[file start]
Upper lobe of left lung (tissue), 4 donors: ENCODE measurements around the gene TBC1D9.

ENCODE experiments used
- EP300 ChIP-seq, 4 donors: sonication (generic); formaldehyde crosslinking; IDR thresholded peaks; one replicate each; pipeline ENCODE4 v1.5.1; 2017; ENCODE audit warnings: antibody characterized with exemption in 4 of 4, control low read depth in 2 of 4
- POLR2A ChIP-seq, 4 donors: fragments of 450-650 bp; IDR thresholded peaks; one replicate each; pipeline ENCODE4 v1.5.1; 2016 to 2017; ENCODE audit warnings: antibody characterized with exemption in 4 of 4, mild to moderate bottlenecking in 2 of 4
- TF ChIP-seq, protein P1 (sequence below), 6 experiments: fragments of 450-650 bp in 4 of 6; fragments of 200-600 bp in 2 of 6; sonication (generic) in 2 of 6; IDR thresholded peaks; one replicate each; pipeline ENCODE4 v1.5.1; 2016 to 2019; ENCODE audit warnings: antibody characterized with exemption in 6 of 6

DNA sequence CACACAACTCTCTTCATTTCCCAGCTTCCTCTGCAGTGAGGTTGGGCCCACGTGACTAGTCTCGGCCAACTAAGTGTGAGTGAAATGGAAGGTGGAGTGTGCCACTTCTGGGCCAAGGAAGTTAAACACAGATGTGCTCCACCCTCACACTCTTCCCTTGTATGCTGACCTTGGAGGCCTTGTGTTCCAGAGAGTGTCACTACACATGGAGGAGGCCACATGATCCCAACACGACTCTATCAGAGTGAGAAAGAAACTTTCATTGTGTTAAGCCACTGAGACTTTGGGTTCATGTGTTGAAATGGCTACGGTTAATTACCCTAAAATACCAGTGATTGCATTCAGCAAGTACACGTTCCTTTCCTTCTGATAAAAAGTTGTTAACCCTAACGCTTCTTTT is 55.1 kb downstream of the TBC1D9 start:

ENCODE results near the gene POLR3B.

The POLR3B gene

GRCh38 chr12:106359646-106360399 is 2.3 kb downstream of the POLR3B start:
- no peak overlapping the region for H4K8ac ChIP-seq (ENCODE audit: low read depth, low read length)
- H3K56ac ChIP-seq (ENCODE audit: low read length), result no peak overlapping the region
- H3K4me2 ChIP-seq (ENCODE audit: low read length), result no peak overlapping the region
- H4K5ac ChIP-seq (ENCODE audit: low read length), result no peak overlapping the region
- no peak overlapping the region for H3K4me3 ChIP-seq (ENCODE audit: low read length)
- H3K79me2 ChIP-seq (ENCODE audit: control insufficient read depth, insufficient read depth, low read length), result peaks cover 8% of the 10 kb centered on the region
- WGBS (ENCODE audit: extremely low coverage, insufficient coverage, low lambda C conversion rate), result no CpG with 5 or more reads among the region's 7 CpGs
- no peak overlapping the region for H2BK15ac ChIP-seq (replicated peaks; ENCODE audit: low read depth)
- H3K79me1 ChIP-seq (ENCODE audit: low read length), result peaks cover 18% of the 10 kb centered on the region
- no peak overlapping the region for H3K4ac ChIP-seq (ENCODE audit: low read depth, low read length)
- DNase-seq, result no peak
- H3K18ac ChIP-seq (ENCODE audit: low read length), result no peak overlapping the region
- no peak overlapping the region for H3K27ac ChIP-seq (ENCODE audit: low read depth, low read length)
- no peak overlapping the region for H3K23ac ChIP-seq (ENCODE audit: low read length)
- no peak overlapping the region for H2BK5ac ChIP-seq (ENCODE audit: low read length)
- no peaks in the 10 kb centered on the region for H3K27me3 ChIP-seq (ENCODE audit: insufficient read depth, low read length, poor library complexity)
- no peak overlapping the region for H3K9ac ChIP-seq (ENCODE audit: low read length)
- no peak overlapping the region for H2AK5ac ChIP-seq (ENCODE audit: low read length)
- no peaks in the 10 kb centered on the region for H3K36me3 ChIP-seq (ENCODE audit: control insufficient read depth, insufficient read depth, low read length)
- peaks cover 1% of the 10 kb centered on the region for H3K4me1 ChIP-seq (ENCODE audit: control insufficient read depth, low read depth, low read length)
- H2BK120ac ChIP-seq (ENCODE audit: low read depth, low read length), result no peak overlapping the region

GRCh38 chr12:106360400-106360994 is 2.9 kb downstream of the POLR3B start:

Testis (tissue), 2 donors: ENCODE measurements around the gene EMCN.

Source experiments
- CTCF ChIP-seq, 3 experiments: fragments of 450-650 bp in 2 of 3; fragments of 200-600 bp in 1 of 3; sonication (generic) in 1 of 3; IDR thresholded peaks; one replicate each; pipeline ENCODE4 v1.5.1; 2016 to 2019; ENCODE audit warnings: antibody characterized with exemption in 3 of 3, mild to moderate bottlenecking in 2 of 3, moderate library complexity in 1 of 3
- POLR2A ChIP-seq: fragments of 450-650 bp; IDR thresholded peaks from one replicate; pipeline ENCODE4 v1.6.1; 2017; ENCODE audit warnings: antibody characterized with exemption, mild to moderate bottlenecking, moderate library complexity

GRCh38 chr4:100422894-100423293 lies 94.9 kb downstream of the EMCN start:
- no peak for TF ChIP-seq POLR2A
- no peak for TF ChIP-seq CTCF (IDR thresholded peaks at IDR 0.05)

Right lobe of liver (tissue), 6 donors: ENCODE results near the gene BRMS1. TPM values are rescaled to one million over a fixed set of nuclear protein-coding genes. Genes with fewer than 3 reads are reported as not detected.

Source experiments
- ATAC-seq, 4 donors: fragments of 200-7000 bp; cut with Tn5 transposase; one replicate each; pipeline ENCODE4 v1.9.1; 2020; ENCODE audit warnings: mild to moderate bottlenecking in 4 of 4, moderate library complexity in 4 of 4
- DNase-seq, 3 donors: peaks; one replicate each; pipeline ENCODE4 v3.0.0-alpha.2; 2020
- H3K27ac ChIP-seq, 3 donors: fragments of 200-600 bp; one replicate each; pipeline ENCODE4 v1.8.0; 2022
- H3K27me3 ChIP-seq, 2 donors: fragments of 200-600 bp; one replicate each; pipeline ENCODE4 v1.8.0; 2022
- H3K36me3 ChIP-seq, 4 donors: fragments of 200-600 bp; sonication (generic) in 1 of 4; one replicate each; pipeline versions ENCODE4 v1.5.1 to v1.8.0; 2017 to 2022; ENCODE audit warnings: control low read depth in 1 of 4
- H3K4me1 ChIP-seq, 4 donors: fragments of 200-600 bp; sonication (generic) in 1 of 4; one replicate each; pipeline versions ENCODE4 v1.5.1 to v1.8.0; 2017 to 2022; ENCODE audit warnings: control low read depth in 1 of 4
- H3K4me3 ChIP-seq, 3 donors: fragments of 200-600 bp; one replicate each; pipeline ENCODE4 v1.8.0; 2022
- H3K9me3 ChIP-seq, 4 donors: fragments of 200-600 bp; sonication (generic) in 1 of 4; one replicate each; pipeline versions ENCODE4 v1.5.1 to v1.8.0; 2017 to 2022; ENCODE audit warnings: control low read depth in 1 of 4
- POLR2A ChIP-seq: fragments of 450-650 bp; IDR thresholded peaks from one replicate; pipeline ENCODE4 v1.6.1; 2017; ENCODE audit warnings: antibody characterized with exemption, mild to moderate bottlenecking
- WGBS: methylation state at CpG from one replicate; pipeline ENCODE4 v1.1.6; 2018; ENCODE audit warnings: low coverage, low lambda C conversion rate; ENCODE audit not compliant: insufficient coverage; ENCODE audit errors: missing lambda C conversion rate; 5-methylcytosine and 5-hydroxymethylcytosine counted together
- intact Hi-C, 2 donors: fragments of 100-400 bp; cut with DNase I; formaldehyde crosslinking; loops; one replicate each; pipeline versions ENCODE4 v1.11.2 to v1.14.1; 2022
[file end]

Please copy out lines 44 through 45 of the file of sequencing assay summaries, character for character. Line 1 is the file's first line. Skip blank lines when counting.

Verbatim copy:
- H3K27me3 ChIP-seq, 2 donors: fragments of 200-600 bp; one replicate each; pipeline ENCODE4 v1.8.0; 2022
- H3K36me3 ChIP-seq, 4 donors: fragments of 200-600 bp; sonication (generic) in 1 of 4; one replicate each; pipeline versions ENCODE4 v1.5.1 to v1.8.0; 2017 to 2022; ENCODE audit warnings: control low read depth in 1 of 4